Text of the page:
By Phillip Chichoni
A fortnight ago a jury in the US decided against South Korean industrial giant Samsung in a long-running and bruising patent fight with Apple Corporation. The two giants are accusing one another of stealing the other’s designs and ideas for mobile phone gadgets. The victory for Apple raised its share price immediately to position it as the biggest company in the world in terms of market capitalization.
For Samsung on the other hand, although the billion dollar fine is small change considering its huge size, the judgment hits them in the market where business really matters. Apple may apply their rights and seize affected Samsung smartphones from shops in the US.
The decisive factors in this case were the patents which the companies filed in protection of their ideas. Many entrepreneurs lost their ideas to others who went on to make millions from them. Some Zimbabwean financiers have been accused of stealing the ideas of entrepreneurs who submit business plans to them. The sad thing is that these bankers would decline financing entrepreneur on one pretext or another, only to find that idea starting up as someone else’s business.
There are three basic ways you can protect your intellectual property, which is the name for your ideas whether they are names, designs, music, writings, logos and so on.
1) Register a patent. If your business is built on a truly original idea, one of the first steps you need to take is to get a legal protection of that idea. The Patents Act (26:03) and the Industrial Designs Act (26.02) offer protection for intellectual property. A patent is the exclusive right granted by the government to an inventor to manufacture, use or sell an invention for a certain number of years. Once you have patented your product, no one else is allowed to copy it. Apple and Samsung both filed patents for different designs, processes and functions of their mobile devices. That’s the reason they are able to approach the courts to stop one from copying the other’s designs.
2) Copyright protection. Copyright is granted to the person or organization that creates published artistic work, which includes writing, film, music and computer software. Unlike most other forms of intellectual property, copyright is granted automatically when the work is first published. The Copyright Act (26:01) governs this form of protection in Zimbabwe. When you create a literary, dramatic, musical or artistic piece of work, you will be granted copyright automatically. If someone you employ creates this for you during their normal course of employment, then you will own the copyright unless an agreement has been signed stipulating otherwise. Copyright covers works such as company documentation, software, songs, original paintings, drawings or photographs. Copyright also protects sounds recordings and films. If you own a copyright, you can decide whether to:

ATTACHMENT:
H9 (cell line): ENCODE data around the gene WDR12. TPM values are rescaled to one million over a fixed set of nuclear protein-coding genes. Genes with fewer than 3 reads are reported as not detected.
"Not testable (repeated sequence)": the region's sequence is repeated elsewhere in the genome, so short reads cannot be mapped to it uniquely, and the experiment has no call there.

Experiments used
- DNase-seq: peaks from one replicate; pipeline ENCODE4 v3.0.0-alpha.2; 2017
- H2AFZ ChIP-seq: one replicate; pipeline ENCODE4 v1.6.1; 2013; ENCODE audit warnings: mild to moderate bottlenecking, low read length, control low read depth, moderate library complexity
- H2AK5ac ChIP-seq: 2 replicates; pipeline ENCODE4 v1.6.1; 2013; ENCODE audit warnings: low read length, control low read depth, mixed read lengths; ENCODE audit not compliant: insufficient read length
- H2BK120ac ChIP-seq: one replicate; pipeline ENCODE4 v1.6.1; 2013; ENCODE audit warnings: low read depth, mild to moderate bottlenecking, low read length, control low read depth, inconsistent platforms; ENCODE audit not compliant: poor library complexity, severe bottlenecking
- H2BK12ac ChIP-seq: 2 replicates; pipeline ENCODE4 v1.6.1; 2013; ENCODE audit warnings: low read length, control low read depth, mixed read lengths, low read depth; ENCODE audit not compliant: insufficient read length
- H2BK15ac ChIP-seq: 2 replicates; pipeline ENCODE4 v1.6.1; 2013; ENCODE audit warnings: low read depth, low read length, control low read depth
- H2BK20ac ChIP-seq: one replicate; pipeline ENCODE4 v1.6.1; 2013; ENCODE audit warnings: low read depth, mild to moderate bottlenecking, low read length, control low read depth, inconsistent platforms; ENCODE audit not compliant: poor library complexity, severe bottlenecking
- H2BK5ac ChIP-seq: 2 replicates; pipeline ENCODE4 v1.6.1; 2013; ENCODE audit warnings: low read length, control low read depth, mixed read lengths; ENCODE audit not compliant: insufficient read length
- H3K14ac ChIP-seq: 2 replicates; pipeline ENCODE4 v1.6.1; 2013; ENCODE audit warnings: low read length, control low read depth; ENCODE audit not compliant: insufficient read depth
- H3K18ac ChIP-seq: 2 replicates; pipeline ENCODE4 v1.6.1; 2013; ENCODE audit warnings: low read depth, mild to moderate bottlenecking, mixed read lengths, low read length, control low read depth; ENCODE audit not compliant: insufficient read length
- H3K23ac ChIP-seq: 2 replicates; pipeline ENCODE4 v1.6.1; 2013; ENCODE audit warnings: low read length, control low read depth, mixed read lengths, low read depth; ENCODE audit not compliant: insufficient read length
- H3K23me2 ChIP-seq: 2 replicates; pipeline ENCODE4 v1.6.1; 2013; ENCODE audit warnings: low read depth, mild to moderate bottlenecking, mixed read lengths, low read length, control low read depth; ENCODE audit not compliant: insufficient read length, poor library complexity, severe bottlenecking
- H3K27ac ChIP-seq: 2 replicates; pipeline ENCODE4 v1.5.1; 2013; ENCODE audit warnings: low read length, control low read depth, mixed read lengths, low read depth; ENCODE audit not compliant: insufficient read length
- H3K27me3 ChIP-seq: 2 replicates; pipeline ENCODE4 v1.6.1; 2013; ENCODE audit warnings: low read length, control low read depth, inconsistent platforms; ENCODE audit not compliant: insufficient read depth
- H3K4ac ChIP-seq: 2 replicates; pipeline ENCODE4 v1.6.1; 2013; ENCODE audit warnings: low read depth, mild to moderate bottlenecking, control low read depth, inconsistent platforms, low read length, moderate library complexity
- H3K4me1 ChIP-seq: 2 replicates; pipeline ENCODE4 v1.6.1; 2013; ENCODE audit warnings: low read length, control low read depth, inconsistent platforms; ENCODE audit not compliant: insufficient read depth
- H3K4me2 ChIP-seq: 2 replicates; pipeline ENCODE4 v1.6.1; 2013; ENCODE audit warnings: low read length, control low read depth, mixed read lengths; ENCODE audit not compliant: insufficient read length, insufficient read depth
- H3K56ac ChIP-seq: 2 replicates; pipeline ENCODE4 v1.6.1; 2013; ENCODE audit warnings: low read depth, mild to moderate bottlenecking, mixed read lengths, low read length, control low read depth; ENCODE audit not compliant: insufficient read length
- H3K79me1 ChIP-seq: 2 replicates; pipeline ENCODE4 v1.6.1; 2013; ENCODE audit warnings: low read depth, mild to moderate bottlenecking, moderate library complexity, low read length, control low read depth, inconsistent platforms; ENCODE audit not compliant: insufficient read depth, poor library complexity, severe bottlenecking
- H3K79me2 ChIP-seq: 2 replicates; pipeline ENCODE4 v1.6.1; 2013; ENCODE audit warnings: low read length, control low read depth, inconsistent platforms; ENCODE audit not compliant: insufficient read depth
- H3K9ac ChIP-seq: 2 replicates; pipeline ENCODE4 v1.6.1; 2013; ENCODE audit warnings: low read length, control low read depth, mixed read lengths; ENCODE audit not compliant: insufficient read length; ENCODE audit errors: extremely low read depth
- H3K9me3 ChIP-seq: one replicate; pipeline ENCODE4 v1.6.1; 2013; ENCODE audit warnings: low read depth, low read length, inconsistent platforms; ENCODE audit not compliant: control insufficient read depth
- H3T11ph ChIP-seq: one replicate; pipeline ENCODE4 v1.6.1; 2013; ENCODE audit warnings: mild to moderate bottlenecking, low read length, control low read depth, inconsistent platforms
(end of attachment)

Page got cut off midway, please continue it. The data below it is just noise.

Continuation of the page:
- allow other businesses or people to use the copyrighted work
- allow work to be copied, adapted, published, performed or broadcast
- allow other businesses to use work for a royalty or license fee
- sell the copyright
3) Trademarks. These are symbols that differentiate between goods and services and can be logos or brand names. Trademarks set apart your products and services as different from other suppliers. They can be signs, logos, words and names, and there are rules on what can and cannot be registered as a trade mark. Trademarks are highly valuable and can be a major influence on your marketing and your recognition in the market place. A trademark may be designated by the following symbols:
- ™(for an unregistered trade mark, that is, a mark used to promote or brand goods)
- SM (for an unregistered service mark, that is, a mark used to promote or brand services)
- ® (for a registered trademark)
A trademark is typically a name, word, phrase, logo, symbol, design, image, or a combination of these elements. The owner of a trademark may initiate legal proceedings for trademark infringement to prevent unauthorized use of that trademark. Most countries require formal registration of a trademark as a precondition for pursuing this type of action. A few countries, including the United States and Canada, also recognize common law trademark rights, which means action can be taken to protect a trademark that is in use but not registered. Generally, common law trademarks do not offer the holder as much legal protection as registered trademarks.
The process of protecting your intellectual property may be complex and is best handled by professionals. Your business consultant or accountant will assist you in this regard.
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